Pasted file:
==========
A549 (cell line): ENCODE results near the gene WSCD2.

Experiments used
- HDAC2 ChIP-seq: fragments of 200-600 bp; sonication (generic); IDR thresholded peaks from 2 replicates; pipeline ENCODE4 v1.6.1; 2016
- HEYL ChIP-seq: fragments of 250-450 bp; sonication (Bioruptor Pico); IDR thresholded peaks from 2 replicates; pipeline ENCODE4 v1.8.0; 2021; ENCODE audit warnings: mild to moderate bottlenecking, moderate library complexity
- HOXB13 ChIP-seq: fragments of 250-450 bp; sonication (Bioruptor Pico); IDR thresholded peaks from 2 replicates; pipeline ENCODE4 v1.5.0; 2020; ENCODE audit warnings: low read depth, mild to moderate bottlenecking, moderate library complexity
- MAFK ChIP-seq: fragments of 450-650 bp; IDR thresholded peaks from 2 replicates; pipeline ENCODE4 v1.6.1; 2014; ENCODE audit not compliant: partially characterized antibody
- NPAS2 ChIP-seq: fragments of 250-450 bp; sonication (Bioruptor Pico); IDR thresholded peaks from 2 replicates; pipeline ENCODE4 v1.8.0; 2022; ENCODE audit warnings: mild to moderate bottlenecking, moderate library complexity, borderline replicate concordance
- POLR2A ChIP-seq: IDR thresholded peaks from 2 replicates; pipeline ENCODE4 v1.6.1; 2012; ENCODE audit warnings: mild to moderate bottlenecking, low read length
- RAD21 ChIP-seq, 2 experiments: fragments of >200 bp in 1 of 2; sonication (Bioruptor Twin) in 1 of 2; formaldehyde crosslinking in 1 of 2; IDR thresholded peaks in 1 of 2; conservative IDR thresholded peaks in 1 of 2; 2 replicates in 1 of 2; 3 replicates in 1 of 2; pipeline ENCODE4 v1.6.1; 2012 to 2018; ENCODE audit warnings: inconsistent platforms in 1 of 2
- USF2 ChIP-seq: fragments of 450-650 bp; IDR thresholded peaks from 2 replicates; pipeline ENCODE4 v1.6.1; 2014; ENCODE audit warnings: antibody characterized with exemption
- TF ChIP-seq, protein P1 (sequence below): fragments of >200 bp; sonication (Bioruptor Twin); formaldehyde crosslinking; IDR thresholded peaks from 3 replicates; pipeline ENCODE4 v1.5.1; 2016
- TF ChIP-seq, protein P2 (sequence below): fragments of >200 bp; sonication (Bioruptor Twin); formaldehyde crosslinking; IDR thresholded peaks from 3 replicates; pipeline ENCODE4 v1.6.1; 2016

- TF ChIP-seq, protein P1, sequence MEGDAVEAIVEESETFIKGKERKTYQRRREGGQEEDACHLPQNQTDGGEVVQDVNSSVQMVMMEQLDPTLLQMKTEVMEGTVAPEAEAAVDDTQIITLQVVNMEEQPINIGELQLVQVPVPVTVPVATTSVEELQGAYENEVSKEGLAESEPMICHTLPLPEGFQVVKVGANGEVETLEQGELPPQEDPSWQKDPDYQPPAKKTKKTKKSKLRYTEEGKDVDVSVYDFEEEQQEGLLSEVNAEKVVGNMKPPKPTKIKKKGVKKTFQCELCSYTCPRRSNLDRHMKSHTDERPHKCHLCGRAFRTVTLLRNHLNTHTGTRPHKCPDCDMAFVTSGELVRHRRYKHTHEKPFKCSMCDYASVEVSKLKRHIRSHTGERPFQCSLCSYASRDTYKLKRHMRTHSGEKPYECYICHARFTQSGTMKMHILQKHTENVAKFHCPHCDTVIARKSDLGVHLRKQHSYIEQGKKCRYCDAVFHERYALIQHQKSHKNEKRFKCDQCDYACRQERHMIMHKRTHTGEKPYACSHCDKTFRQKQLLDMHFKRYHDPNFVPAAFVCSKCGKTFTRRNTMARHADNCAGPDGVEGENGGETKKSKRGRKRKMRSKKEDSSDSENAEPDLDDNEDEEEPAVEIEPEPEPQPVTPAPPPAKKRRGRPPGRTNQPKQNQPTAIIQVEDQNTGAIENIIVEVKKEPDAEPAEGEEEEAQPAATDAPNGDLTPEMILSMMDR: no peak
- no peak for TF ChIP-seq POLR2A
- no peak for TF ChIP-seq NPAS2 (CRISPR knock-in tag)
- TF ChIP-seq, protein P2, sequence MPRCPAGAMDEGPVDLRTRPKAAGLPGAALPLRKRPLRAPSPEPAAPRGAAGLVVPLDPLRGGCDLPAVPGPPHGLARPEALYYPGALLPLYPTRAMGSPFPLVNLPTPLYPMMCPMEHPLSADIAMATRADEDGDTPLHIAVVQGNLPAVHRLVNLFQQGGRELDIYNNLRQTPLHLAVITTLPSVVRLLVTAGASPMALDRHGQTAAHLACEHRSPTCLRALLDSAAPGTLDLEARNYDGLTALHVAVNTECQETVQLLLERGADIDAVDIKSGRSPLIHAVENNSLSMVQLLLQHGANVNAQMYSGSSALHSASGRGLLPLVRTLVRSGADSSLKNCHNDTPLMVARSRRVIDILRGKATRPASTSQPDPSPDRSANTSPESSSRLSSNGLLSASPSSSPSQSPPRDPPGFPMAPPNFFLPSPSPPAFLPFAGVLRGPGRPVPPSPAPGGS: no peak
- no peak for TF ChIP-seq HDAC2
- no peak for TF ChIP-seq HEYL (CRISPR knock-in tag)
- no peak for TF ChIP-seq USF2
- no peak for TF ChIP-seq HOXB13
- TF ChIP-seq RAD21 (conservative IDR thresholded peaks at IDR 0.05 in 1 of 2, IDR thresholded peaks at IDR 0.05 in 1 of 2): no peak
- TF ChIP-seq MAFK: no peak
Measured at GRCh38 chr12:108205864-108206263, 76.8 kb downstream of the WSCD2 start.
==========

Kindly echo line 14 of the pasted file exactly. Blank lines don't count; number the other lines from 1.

- no peak for TF ChIP-seq POLR2A